DotThoughts, BigGeek and Chip wish you and your loved ones a very Happy Diwali and a Prosperous New Year!! I am missing being in India so much right now.. The phulbaaji and lavangi phatake and saap. Like I was telling a friend a minute ago, we used to have so much fun with saap that we forgot to choke on its fumes. Sigh. It's just so quiet here right now. No anaar and bhuichakras to see and no atom-bombs to wince to. And BigGeek and Chip are already in the land of nod :-(
Hope you are having a great time and eating yourselves into a sugar coma. And, as you can see from the picture above, the chaklis , thanks to the recipe left by Vinita in the comments of my last post finally are done! Thanks a lot Vinita!!! You saved the day :-)
Thursday, October 15, 2009
Wednesday, October 14, 2009
It’s feeling like Diwali. The air has a bit of chill, but not too much. The maples in our backyard are looking absolutely divine in the mornings, as if the early sun has risen only to spray their tops in shimmering gold. There is a little crunch of leaves underfoot, the scent of Autumn in the air. This time of the year is a perfect time to celebrate Diwali. A few weeks later and it gets too cold, a few weeks earlier and it still feels like summer.
I look out the window. The cul-de-sac is quiet. School work and the chilly weather have driven the kickball players and bike riders into the routine hum of their homes. Across the street, where we live, it’s a different story. The Kingdom of DotThoughts has spun into high gear. Father and son have made a trip to our cavernous crawl space. Much to Chip’s delight. To him, the occasional trip to the dark musty underbelly of our home is like going to Ali Baba’s cave. And who am I kidding? I feel a small thrill too. Oh, look, the rattan basket that I bought to store raddi but used it maybe twice.. and over there, what’s that gleam? Ah! 25 foil pans I didn’t know I had and table cloths with “Happy Birthday” in rainbow colors. It’s like shopping without spending any money.
Chip and BigGeek haul a big black storage bin that says “Outdoor Holiday Lights”. Chip lets out a squeal. He has spotted a Santa House and a Singing Santa that we bought for $5 at a neighbor’s garage sale this summer. With the fervor of an event manager, he lugs that too. “No, Chip, that’s for Christmas. We’ll bring it up when we put up the tree.” I say. Now is the time to let you know that Chip is holiday-challenged. I can’t blame him. He is really not that into Indian festivals. Last year, he insisted on wishing everyone Happy Halloween instead of Happy Diwali. This year he wants to get all the Christmas things out and leave cookies and milk for Santa, for Diwali. Not yet, I tell him a hundredth time. First Diwali, then Halloween, then Thanksgiving, then, then Christmas. He crosses his brow and looks at me in disbelief. “Do you want the Halloween stuff too?” asks BigGeek from nowhere. Why not? I’ll put them up after Diwali. Chip is happy. We get out cardboard skeletons and a scarecrow and pumpkins and fall banners.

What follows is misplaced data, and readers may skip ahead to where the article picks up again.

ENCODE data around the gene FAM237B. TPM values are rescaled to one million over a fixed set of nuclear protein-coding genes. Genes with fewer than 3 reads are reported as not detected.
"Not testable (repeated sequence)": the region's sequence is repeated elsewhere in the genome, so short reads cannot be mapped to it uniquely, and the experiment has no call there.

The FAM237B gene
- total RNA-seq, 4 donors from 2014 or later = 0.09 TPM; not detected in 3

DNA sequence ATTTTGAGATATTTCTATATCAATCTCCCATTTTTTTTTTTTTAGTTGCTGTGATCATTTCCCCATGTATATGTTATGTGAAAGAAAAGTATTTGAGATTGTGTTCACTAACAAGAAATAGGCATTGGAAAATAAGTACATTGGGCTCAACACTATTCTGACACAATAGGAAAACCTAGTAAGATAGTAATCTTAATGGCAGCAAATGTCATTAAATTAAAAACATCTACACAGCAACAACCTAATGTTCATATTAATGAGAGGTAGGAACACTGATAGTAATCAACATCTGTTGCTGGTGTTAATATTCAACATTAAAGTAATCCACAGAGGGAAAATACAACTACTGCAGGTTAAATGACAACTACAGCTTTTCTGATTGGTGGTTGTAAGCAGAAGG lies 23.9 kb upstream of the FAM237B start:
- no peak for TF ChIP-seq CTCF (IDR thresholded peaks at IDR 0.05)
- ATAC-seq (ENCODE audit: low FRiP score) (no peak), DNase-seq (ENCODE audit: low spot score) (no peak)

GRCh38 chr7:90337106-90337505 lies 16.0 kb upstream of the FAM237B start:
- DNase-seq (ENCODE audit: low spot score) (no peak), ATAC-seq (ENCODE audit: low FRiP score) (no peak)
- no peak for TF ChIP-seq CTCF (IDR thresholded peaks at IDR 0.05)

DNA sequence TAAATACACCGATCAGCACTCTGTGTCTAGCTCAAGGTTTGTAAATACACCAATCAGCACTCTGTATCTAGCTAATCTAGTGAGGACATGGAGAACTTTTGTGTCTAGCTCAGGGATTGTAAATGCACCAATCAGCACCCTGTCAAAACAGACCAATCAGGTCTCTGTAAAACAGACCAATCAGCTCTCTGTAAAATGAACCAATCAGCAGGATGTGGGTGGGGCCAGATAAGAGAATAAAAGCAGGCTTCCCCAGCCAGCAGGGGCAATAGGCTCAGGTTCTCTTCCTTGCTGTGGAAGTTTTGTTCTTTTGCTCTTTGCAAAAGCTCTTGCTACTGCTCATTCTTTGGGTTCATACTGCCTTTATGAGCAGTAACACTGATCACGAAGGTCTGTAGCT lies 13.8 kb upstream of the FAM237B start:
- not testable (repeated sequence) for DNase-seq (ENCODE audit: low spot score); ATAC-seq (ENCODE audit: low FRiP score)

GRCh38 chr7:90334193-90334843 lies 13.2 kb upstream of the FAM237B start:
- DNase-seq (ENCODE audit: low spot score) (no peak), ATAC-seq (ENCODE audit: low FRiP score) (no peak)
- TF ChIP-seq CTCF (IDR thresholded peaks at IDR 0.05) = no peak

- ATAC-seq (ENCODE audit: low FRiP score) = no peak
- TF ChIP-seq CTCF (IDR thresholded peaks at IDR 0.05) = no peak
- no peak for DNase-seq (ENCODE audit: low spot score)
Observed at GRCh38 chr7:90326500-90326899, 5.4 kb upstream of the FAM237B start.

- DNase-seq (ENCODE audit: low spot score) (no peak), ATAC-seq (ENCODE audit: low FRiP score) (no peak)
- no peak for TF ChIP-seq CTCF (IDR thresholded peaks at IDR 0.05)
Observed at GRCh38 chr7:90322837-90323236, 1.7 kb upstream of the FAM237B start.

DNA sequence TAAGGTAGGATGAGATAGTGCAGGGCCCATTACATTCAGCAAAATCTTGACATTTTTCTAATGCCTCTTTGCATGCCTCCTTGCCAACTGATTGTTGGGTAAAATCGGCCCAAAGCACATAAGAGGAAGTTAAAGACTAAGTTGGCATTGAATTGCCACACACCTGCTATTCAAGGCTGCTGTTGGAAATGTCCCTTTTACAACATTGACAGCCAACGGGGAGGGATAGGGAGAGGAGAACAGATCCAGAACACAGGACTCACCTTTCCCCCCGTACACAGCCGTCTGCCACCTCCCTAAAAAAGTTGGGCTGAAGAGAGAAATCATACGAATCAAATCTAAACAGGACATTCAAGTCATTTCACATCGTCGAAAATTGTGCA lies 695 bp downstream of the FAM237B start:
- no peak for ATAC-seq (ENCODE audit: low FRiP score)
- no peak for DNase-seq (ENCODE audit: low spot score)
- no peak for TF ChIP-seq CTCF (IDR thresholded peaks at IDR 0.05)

As Chip and BigGeek head outside to string the icicle lights, I turn to the faraal. I make faraal every year. No store bought stuff for me. For one, I love cooking, even though I admit with what our schedules are, all that cooking and frying drives me a bit batty. But, it just doesn’t feel like Diwali until the kitchen is filled with the scent of cardamom and tup and besan and frying and chaos. It just doesn’t. They say, our strongest and deepest memories are those of the nose. Diwali proves them right every single year.
I tell BigGeek, I cannot make unlimited faraal for everyone. I usually give a small goody bag of faraal every year to all my friends, so, it’s a limited quantity, and BigGeek usually is quite oblivious to the fact. But this year, I said the “limited quantity” out loud. BigGeek shook his head. “No, that’s not right; you can’t offer limited quantities of faraal. It has to be unlimited. All that they can eat.” My husband is obviously not afraid of me. To say such things at 8:30 pm on a weekday while I am going silently crazy. (If you have any ideas on how to make him quake in fear at my mere presence, shoot me an email)
He is banished from my immediate vicinity and I turn to survey the faraal. Ladoo, check. And they are yumm too. Chip has scarfed down one and is begging for more. Walnut burfi, check. This is a super simple recipe. My mother’s idea. Saucepan, chopped walnuts, fat free condensed milk and viola! Chivda, check. Chakli has been an utter failure. And I don’t know why, exactly. I have this steamed flour method that usually gives good results, but this time the chaklis have simply decided to dissolve in oil and laugh in my face. My attempt #1 was very frustrating and when no amount of repair made the chaklis as strong as my resolve, I, in a fit on temporary insanity, took the dough, added some methi and baking soda to it and baked them into cookies that were looked on with two pairs of very, very suspicious eyes. Attempt #2 is scheduled for tonight or tomorrow night. Wish me luck. Or better still, give me fool proof recipes that don’t involve exotic ingredients like moong flour.
I made karanjis yesterday and the golden crescents made me nostalgic and took me to my grandmother’s home for Diwali – the one year when she had decided to surprise everyone by making savory karanjis with peas. The Shankarpali caught whatever bug the chaklis had. They too dissolved and in oil and turned into a oily, crumbled pile of snarkiness. Attempt #2 will be made today or tomorrow. Or not at all. With chaklis, the magic number 5 will be reached. When the 5 items of faraal are done, I shall rest my old bones and dig in!
How is your Diwali prep shaping up? All set?
Tuesday, October 13, 2009
A wolf - See that look on it's face!